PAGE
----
Why Minority Cops Are Afraid to Speak Out : Police: It’s the Code of Silence, enforced by fear and conditioning, says a black, female former officer.

<i> Brenda Grinston resigned from the Los Angeles Police Department in November, 1985</i>

Why did 18 out of 18 Los Angeles Police Department officers, 10 of them rookies, stand and watch the Rodney King beating, and do nothing about it? Why did three California Highway Patrol officers, who were upset enough with the beating to report it to their supervisors, fail to intervene in a savage attack that could have been fatal?

Why do all the LAPD minority police officer associations join in supporting Chief Daryl Gates? Why have they remained silent in the face of events like the King beating, even though they know that the beating was no aberration, and they know that it had a racial motivation?

I know what many of these officers are really thinking, because I am black and female, and a former Los Angeles police officer.


In the LAPD’s North Hollywood Division, I experienced more terror and racism from the police brotherhood and administration than I ever did from suspects on the street. The racism was built into the department’s system.

For instance, I worked under a lieutenant who was assigned to a division that had no ranking black officers. At his previous station, where there were ranking black officers, the lieutenant had been a member of a white-supremacist group.

I saw overt, blatant hatred for the black constituency we were supposed to be serving with equality under the law. This was clear from comments, ethnic jokes and even physical abuse. White officers treated me like a suspicious outsider.

As for the reasons why none of the officers who witnessed the King beating made an attempt to intervene, and why minority officers have remained silent about the affair, I think I know the answer. It’s the code of silence, enforced by fear and conditioning.

All minority officers are continually faced with the question: “Which side are you on?” They all know that when an officer finally gets fed up and comes forward to speak the truth, that will mark the end of his or her police career. The police profession will not tolerate it, and civilian authorities will close their eyes when the retaliatory machinery comes down on the officer.

Still, an occasional officer, like Don Jackson in Long Beach, will try to expose police brutality. It is very hard for a minority officer to stand by and watch another minority person abused, without thinking that the same thing could happen to you if you were in street clothes and could not get the words out fast enough that you were a fellow officer.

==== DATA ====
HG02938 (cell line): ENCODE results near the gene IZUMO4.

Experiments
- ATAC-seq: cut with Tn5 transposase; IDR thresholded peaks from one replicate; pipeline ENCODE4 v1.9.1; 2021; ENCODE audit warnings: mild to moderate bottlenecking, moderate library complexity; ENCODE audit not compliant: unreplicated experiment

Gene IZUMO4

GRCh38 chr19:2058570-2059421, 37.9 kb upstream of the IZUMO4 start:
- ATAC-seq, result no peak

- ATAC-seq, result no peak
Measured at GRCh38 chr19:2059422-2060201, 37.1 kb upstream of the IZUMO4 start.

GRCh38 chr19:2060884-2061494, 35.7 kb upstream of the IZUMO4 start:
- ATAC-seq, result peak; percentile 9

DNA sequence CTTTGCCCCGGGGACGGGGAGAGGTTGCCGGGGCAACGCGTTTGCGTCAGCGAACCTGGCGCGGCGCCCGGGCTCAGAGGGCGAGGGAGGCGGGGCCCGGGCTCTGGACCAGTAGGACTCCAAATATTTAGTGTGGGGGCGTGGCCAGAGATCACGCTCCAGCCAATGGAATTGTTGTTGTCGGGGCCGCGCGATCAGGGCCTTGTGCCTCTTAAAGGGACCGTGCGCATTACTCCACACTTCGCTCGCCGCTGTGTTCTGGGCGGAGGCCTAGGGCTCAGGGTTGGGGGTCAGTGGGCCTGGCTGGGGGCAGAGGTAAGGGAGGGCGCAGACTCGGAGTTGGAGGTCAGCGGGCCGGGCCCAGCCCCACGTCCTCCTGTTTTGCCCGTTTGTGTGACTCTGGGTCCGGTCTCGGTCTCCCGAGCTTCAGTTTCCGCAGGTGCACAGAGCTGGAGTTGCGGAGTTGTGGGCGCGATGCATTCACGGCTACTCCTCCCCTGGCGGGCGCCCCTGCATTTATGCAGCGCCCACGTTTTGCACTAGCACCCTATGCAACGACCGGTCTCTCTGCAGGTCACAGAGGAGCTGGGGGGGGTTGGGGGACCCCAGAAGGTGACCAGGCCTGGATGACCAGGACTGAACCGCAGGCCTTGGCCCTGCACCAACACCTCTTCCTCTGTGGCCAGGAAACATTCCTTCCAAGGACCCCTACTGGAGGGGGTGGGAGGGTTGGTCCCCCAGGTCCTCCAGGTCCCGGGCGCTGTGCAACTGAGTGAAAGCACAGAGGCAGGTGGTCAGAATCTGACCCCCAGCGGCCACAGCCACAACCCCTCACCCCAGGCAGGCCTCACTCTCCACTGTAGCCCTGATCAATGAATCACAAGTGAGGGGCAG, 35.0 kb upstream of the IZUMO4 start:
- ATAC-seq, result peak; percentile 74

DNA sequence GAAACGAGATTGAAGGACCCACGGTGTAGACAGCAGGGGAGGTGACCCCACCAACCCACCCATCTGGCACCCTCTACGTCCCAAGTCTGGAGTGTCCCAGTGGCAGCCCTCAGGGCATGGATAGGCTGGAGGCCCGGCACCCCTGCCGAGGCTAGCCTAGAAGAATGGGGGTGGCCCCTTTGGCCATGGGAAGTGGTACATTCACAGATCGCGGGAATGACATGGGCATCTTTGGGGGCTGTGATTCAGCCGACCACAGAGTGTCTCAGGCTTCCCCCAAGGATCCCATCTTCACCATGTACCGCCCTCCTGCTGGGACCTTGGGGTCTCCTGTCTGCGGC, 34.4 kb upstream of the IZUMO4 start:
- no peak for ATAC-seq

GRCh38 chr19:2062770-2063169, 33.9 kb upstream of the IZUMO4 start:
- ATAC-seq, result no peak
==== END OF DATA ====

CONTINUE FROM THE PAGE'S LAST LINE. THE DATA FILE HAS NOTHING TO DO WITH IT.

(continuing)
Worse yet is the conditioning. The first time an officer sees an act of brutality is usually in his probationary period, like the 10 rookies who watched the King beating. During that period, the officers can be terminated on a poor evaluation, with virtually no job protection.

A probationary officer will usually be silent rather than risk his or her career. Thus, one of the rookies at the King beating questioned one of the attackers about the severity of the violence--but did not report it to anyone.

Once the officer is silent after witnessing a crime or, worse yet, files a report with false or misleading statements or omissions to protect another officer, it is no longer possible to speak out without self-implication.

There is no doubt that police officers have difficult and often dangerous jobs. But it is also true that police officers have great power over the public that hires them.

It is bad enough that the public has to suffer violent crimes. People should not also have to fear being terrorized by their public servants. Police standards of behavior cannot be set at the lowest common denominator--that is, by the behavior of the worst elements of society.

The African American Police Officers Assn. spoke up several weeks ago, holding a press conference and declaring that officers were afraid. Other officers have given sworn statements to the court, declaring that many officers are afraid to tell the truth.

But the press and public have largely ignored them. The officers’ fear, therefore, is fully justified. The community, the police and the Christopher Commission want these minority officers to come forward and tell the truth--but the likelihood is that if they do so, they will be at considerable risk, putting themselves at the mercy of those they accuse.

It’s not hard to understand. If it was your spouse who worked for the LAPD, and the income was essential to the welfare of yourself and your children, would you want your mate to take that risk?